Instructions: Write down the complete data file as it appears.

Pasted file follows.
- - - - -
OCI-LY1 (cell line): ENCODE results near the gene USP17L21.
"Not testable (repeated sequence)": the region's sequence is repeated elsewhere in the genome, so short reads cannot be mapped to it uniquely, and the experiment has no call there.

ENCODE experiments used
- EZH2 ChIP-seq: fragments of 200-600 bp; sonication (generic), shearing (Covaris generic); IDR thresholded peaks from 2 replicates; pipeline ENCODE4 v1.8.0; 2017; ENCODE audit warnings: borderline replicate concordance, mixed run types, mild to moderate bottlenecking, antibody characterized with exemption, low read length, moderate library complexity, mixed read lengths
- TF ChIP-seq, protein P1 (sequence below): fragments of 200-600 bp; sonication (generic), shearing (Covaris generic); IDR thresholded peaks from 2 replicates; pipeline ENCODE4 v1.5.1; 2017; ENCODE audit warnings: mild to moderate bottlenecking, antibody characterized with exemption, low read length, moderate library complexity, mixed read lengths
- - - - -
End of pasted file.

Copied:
OCI-LY1 (cell line): ENCODE results near the gene USP17L21.
"Not testable (repeated sequence)": the region's sequence is repeated elsewhere in the genome, so short reads cannot be mapped to it uniquely, and the experiment has no call there.

ENCODE experiments used
- EZH2 ChIP-seq: fragments of 200-600 bp; sonication (generic), shearing (Covaris generic); IDR thresholded peaks from 2 replicates; pipeline ENCODE4 v1.8.0; 2017; ENCODE audit warnings: borderline replicate concordance, mixed run types, mild to moderate bottlenecking, antibody characterized with exemption, low read length, moderate library complexity, mixed read lengths
- TF ChIP-seq, protein P1 (sequence below): fragments of 200-600 bp; sonication (generic), shearing (Covaris generic); IDR thresholded peaks from 2 replicates; pipeline ENCODE4 v1.5.1; 2017; ENCODE audit warnings: mild to moderate bottlenecking, antibody characterized with exemption, low read length, moderate library complexity, mixed read lengths